Marco Rubio has been hammered pretty hard since Saturday night about sounding “too robotic” to be a viable candidate. The basis for this accusation was his repetition of the idea that Barack Obama isn’t someone ignorant of what he’s doing to the country. He is maliciously doing exactly what he planned to do all along. He was called out on this by Chris Christie in the fateful exchange that has many in the media believing it is the end of Marcomentum as we know it.

However, what Rubio was doing is something that is a very basic rhetorical skill taught to seventh graders (I know this because I teach this to seventh graders). You see, in argumentative and persuasive communication, a common tactic is repetition. This tactic is called a “rhetorical device,” along with two others that are taught to seventh graders: parallel structure and rhetorical questioning.

Rubio’s only fault here is that he did it too obviously. Does it mean he’s unprepared for the role of president? Not at all. In fact, Christie was guilty of using basic rhetorical devices as well.

Parallel structure is basically listing things in such a way that they all appear equal or simultaneous. In his exchange with Rubio, Christie lists off the things executives are expected to do, stating “See, Marco, when you’re president of the United States, when you’re governor of a state…” and goes on as if the two jobs are equal. He then says of constituents that “they expect you to plow the snow, they expect you to get the schools open, and when the worst natural disaster in your state’s history hits you, they expect you to rebuild your state,” placing all of those tasks on the same level and hinting that they are on a level above what a first term senator can do.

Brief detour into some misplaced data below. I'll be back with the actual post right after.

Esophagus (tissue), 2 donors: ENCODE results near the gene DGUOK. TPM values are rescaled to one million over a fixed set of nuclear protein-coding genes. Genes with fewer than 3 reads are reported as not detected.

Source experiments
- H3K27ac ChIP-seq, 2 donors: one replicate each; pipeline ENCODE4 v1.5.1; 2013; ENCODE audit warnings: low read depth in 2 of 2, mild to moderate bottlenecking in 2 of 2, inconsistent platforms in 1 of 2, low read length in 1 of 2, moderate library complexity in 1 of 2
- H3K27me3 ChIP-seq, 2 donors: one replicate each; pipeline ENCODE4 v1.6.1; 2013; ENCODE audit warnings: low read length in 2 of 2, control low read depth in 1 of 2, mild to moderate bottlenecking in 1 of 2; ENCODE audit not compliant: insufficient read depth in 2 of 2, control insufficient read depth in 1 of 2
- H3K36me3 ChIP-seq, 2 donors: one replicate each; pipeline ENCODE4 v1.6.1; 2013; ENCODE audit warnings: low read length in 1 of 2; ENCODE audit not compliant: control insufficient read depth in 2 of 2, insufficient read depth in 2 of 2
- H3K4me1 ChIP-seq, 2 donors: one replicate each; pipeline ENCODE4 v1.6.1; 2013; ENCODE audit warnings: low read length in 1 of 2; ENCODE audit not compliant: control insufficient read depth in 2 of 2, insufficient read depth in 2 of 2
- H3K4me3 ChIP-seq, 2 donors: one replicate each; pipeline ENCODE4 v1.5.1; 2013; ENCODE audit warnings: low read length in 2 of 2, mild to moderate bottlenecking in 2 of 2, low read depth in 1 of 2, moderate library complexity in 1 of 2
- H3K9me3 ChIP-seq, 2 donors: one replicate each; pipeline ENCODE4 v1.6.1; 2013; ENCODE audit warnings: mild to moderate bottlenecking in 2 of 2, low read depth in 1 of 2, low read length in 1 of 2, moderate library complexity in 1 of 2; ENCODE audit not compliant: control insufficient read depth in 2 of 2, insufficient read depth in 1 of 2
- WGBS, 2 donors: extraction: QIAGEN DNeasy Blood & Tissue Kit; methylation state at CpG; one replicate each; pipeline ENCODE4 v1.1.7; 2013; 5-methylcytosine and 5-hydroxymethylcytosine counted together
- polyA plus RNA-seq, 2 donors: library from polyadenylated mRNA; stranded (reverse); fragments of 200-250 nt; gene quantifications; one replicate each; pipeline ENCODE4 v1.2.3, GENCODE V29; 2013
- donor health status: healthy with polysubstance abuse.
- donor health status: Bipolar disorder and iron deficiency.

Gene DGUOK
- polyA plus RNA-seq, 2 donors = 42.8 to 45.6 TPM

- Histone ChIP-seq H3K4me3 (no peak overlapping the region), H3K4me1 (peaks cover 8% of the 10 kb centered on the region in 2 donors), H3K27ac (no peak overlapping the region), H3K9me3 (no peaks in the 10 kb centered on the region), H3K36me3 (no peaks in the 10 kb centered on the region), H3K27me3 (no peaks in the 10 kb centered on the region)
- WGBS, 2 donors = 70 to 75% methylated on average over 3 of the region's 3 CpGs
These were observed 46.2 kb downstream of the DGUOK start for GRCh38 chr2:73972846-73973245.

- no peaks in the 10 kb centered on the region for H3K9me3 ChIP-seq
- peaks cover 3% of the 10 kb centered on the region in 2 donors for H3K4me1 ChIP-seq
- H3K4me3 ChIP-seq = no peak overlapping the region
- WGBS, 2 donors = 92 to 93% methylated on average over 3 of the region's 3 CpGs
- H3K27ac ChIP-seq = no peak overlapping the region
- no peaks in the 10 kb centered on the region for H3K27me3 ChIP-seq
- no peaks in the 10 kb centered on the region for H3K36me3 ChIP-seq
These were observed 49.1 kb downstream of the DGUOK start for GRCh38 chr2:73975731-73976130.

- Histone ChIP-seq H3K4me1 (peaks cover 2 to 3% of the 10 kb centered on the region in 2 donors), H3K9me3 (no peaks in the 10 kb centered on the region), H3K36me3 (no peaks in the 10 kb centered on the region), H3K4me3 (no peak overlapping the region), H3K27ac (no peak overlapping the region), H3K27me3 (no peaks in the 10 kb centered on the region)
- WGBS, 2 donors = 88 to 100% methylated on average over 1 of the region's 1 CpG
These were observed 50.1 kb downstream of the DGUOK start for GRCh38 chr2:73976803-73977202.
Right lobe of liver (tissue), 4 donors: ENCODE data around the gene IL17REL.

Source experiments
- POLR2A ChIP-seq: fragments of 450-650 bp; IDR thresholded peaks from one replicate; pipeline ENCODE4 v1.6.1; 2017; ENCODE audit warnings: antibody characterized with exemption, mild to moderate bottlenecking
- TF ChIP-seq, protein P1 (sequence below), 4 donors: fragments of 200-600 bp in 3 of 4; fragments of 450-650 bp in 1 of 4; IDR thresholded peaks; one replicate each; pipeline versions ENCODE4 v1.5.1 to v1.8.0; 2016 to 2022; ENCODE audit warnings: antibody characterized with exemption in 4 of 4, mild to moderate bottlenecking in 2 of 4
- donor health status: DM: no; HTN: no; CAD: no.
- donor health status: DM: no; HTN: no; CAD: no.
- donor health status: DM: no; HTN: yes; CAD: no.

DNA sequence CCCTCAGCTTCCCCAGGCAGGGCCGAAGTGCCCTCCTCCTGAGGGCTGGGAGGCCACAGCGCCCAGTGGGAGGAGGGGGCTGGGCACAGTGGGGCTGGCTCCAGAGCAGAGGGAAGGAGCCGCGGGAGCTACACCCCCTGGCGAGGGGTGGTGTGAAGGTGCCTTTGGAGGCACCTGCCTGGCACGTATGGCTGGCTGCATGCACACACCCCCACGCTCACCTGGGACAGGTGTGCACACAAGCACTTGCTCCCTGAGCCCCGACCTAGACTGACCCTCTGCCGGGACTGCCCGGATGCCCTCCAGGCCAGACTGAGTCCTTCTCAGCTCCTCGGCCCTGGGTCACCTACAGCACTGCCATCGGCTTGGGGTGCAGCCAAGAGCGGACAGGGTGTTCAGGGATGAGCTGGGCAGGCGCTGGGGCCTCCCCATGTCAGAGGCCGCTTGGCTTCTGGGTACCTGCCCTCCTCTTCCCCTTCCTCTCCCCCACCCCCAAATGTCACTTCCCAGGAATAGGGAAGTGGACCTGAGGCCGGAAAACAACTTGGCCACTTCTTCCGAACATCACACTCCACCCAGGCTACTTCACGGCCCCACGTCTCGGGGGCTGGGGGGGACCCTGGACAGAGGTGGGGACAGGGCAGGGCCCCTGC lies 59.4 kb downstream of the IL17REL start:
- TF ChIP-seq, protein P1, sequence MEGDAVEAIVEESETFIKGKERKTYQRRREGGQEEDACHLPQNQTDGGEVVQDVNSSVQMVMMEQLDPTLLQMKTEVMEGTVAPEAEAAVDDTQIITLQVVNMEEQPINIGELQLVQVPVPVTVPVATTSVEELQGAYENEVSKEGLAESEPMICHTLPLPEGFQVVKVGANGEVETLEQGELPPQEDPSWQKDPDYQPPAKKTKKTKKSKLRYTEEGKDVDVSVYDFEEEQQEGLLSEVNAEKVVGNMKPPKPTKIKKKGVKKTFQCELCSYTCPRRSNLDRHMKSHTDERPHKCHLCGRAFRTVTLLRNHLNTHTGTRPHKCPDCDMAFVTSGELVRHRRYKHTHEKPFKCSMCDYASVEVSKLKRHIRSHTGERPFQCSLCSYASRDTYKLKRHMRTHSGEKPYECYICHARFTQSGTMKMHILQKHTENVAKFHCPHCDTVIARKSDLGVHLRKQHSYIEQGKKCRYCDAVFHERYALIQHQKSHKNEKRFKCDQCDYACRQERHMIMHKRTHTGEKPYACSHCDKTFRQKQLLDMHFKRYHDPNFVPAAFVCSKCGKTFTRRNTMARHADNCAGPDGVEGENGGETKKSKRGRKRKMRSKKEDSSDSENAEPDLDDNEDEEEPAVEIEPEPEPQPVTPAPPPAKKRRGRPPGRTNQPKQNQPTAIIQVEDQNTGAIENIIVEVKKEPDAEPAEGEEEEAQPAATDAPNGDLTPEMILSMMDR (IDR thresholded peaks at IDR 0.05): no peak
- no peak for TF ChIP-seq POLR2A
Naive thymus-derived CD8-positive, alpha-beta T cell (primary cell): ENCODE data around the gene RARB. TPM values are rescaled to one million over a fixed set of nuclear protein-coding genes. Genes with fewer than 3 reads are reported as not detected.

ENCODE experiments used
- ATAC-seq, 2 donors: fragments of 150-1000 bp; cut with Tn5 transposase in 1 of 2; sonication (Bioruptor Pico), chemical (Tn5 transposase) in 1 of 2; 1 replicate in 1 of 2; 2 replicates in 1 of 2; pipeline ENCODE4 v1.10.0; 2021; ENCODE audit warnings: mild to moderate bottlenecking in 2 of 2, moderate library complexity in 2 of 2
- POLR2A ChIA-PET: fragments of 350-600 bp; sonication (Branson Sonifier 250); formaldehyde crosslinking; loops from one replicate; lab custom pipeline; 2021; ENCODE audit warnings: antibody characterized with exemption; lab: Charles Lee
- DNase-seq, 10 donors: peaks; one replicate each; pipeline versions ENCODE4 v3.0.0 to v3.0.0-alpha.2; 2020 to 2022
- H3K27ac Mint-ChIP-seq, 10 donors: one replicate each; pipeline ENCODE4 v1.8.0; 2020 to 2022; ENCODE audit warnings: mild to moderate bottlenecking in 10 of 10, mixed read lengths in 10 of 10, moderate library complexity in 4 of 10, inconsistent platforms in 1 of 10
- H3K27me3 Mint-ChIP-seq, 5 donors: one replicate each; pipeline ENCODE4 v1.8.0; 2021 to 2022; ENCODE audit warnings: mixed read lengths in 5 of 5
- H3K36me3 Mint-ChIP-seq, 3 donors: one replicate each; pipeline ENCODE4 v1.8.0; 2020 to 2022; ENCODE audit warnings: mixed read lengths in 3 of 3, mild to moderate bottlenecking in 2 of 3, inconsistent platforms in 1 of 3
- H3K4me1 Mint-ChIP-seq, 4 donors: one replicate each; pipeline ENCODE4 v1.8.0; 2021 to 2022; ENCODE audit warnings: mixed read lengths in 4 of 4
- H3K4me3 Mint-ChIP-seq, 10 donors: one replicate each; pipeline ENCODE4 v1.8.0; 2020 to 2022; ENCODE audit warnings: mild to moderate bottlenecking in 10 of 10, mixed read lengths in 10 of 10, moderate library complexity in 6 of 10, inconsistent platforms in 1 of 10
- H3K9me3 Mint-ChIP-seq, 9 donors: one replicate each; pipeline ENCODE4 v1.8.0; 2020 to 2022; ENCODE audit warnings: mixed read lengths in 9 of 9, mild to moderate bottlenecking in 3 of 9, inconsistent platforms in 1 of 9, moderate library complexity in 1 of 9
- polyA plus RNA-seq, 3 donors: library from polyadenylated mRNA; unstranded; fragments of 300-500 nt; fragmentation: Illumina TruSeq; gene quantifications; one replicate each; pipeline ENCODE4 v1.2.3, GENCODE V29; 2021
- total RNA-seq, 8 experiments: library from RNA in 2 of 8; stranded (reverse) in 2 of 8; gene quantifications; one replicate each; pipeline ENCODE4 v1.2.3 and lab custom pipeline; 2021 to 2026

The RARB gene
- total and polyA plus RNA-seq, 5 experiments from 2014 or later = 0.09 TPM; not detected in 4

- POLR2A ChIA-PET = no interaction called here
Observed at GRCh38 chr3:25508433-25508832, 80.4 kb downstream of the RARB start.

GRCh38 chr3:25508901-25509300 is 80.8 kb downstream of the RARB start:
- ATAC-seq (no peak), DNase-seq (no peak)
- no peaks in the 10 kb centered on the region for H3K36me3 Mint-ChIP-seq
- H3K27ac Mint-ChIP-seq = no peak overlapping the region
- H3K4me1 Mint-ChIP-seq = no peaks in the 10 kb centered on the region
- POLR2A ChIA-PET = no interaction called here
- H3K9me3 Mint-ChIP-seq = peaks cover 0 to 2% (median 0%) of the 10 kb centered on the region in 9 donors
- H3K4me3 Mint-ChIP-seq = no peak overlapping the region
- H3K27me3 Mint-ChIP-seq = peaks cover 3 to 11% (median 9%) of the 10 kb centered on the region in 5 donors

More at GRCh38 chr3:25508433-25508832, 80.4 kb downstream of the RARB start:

He also asks Rubio rhetorically if a newly-elected senator gets extra-sensory perception when he is elected. A rhetorical question is another rhetorical device used when you ask a question that really isn’t supposed to get an answer. They often take on a sarcastic tone, as well.

Neither Christie’s parallel structure nor his rhetorical question actually add anything to the debate or the race in general. Plowing snow and opening schools are no more the job of a president than being commander in chief of the United States armed forces is the job of a governor. Asking sarcastically if Rubio has ESP doesn’t make Christie better than Rubio.

The sin Rubio is guilty of is not knowing how to engage someone like Chris Christie, and that is knowledge he will need going forward. He is still debating as a Senator, and not as a presidential candidate. That does not make him any less qualified to be president. It just means he needs to prepare himself to take on Hillary (or Bernie???) should he be the ultimate winner in the Republican race for the nomination.